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The submersibles' return was harrowing—following Mir I up from the seabed, Mir II searched for an hour and a half before finding the ice opening—but the drama of the dive was soon drowned out by the supposed politics of it. More than 40 journalists were waiting aboard the surface vessels, and they quickly filed their reports: "Russia Claims the North Pole!" Chilingarov willingly stoked nationalist flames. "The Arctic," he said at a press conference, "has always been Russian."

The dive soon became something it had scarcely been: an act of expansionism, not exploration—of geopolitics rather than glorified tourism. Observers seemed ready to believe that the Arctic's future would be decided by flags and warships, belligerence and brinkmanship. Chilingarov's triumph was denounced by Canada, condemned by the Danes, snorted at by the U.S. State Department. Overnight, he became the bearded face of the bitter polar land rush. So one can be forgiven for thinking that this story—the real story of the race for the Arctic—is about Chilingarov. It is not.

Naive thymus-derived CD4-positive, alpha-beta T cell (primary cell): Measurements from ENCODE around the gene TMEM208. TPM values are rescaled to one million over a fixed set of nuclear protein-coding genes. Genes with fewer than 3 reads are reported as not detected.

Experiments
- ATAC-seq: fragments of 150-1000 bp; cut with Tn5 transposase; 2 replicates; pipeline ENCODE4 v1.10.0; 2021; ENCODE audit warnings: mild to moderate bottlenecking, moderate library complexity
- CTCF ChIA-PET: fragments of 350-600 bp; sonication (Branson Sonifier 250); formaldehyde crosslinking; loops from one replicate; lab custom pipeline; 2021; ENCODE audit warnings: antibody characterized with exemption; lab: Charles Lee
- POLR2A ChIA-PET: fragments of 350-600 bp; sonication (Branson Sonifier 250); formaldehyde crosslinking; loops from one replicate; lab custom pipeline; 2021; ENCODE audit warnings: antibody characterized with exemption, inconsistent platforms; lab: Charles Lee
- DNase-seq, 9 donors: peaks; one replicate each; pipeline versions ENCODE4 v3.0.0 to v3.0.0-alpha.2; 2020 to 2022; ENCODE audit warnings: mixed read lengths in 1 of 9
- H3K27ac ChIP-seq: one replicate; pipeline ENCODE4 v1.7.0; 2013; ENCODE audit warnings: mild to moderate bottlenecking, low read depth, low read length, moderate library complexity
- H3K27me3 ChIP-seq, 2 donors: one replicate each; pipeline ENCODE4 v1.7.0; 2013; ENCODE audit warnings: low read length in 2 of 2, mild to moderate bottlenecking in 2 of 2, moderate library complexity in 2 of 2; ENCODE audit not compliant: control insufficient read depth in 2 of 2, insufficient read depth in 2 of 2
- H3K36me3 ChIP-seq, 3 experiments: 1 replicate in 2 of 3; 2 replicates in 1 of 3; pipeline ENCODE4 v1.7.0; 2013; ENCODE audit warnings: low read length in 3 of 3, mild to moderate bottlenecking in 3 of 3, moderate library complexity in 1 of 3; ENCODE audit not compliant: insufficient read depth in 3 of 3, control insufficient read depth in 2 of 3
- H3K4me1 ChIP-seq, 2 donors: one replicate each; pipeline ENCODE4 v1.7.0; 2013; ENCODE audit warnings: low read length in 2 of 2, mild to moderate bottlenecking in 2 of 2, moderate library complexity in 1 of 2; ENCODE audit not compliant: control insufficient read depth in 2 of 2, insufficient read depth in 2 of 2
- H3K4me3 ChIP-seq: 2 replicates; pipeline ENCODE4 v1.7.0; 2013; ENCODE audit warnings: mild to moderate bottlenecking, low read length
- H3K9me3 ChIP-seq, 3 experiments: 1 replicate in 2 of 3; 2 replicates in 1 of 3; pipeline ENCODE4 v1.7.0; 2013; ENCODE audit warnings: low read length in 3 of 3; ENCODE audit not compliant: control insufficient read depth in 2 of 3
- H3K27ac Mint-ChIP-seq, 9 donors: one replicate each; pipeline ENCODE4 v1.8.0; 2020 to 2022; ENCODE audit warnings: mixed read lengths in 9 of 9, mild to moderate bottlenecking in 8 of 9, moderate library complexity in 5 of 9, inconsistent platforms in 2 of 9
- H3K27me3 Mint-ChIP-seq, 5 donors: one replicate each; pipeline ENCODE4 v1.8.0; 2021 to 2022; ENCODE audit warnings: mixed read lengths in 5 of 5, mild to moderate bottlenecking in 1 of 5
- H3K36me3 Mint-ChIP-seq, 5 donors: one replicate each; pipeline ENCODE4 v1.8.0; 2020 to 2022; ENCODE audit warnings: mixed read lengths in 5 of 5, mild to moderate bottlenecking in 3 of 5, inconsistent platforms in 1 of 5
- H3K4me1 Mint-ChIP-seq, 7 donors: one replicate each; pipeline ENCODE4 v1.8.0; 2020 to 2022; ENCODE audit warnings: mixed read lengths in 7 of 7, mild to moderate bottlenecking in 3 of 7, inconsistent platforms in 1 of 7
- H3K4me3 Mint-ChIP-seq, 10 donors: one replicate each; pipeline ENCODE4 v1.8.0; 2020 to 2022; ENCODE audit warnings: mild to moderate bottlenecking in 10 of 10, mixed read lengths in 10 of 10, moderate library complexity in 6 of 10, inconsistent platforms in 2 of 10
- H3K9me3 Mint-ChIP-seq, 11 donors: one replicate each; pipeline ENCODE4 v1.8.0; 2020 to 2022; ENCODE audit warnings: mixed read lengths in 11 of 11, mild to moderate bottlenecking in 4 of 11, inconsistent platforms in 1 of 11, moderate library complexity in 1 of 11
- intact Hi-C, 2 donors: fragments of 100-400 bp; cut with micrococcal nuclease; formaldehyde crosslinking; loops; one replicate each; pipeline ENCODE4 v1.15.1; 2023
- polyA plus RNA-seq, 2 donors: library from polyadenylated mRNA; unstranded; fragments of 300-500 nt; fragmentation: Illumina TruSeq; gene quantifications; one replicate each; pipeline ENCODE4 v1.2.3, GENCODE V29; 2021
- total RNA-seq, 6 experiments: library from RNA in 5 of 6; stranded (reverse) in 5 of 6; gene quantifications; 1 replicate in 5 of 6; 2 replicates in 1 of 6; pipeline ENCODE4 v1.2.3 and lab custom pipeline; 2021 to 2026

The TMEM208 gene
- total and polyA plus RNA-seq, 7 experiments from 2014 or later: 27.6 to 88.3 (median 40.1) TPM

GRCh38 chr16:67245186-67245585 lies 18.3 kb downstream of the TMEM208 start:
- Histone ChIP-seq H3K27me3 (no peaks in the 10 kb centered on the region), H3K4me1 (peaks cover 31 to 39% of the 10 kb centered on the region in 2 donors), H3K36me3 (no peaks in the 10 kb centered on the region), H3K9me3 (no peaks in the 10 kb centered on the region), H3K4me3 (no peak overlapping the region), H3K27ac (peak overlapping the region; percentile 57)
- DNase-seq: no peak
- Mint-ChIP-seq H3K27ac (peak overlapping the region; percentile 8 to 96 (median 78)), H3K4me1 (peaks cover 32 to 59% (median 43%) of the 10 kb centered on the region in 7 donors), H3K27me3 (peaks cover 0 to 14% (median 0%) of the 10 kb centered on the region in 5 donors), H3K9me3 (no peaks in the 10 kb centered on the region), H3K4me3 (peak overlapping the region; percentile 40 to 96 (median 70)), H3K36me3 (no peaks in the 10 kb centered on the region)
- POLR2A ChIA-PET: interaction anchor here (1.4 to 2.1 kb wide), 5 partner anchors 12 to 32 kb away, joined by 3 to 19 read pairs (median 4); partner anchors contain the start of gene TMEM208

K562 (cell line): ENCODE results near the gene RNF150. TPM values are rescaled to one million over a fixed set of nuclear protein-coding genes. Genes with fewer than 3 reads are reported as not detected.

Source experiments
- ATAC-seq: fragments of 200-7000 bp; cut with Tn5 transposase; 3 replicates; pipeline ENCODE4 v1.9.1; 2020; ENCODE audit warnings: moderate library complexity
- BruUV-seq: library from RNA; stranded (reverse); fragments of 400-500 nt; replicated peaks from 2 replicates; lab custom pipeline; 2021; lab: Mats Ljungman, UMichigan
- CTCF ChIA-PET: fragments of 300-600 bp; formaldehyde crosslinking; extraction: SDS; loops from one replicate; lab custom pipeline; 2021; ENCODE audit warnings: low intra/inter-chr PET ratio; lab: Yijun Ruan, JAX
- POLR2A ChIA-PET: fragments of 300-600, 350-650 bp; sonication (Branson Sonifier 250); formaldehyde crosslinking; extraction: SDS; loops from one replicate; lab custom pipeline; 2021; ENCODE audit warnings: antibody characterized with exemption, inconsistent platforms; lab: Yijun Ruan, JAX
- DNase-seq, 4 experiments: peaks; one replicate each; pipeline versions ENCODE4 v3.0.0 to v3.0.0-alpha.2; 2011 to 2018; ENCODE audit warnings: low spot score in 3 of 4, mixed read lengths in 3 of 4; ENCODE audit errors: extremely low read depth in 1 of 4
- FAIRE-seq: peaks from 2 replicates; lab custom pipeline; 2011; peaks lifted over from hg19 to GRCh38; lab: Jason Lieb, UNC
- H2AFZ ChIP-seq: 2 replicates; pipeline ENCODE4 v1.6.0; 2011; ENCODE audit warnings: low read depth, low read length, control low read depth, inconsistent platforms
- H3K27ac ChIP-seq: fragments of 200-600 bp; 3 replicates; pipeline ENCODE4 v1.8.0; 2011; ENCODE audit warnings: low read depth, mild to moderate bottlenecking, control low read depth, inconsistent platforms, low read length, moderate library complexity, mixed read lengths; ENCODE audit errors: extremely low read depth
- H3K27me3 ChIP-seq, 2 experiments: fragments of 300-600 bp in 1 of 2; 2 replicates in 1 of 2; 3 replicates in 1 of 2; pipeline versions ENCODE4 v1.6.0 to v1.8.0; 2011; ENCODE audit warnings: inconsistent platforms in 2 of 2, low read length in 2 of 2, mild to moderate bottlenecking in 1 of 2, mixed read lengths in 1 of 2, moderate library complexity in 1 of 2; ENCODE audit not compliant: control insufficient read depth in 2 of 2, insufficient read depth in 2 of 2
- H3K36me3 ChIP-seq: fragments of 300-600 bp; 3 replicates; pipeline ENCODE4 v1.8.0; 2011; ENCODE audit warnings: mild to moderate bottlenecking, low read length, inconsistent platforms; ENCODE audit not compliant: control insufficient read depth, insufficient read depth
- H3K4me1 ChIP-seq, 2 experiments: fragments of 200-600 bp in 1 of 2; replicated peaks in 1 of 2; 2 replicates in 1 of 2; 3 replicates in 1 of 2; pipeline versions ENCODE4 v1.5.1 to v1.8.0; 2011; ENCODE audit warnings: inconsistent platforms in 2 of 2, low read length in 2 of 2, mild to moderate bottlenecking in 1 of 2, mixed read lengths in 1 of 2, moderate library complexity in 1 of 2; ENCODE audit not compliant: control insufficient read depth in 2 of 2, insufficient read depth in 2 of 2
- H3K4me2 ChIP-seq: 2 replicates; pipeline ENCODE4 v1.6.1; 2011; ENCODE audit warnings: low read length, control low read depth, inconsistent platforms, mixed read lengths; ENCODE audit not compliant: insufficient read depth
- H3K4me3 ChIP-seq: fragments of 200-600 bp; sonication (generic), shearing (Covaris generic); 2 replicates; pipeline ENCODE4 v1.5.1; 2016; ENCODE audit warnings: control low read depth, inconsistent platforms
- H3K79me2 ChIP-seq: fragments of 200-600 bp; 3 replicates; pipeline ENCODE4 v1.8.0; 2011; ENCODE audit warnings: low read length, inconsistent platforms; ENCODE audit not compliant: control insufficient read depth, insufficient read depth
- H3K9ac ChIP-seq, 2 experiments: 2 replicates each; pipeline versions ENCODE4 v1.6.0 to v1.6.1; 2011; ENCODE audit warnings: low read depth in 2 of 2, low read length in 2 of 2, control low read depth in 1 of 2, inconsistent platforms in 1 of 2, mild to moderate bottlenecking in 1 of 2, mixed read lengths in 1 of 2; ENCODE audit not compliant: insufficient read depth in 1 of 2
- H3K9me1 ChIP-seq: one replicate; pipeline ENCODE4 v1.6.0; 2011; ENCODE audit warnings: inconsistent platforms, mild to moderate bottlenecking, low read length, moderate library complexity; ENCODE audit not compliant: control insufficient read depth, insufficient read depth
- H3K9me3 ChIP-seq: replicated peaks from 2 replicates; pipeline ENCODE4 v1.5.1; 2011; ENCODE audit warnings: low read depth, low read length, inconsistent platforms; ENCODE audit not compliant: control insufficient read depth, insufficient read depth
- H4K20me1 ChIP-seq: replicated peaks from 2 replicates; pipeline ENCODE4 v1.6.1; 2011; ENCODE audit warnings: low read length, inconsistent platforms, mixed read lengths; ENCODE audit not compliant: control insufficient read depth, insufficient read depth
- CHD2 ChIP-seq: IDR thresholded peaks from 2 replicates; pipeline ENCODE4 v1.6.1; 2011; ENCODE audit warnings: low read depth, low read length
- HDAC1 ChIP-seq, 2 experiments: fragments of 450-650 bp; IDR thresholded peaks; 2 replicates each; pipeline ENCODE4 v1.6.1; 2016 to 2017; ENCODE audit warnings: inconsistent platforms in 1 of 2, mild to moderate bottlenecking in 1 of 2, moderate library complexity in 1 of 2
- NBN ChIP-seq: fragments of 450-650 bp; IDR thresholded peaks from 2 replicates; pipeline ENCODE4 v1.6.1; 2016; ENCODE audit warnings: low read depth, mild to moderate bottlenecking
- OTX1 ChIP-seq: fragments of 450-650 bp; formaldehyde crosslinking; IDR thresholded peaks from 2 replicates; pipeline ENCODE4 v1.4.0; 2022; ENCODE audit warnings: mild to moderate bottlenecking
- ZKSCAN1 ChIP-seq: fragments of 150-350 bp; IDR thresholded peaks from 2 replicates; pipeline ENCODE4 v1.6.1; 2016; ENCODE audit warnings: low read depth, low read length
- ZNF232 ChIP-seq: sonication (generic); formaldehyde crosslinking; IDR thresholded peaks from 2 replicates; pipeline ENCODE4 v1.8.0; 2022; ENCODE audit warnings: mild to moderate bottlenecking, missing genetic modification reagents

This is a story about the changing Arctic, but not only in the ways we expect. The changes most important to its future may be those from millions of years in its past, from times between the Triassic and early Tertiary, when the major basins in the Arctic were just being formed. Pieces of the supercontinent Pangaea were drifting apart, and at times greenhouse gases warmed the world to far hotter than it is today. One might say that parts of the Arctic were, for a time, almost tropical—to some degree because temperatures were higher globally, but more so because parts of the Arctic have not always been in the Arctic: Some drifted north, over geologic time, from warmer latitudes. The creation of oil and gas deposits requires the right mix of organic material, heat, rock, pressure, and passage of time—and it may be hard to look at the Arctic today and imagine that it ever had enough organic life, enough heat. But for geologists, it is hard to imagine that it did not.

Now the floor of the Arctic Ocean appears to be rich in petroleum—home, according to some estimates, to nearly a quarter of the world's undiscovered supply. Sea ice is melting drastically, opening the sea to shipping and the seafloor to mineral exploration. And that seafloor is being eyed by the five countries bordering it—Canada, Denmark (which controls Greenland), Norway, Russia, and the U.S.—all hoping to claim a piece.

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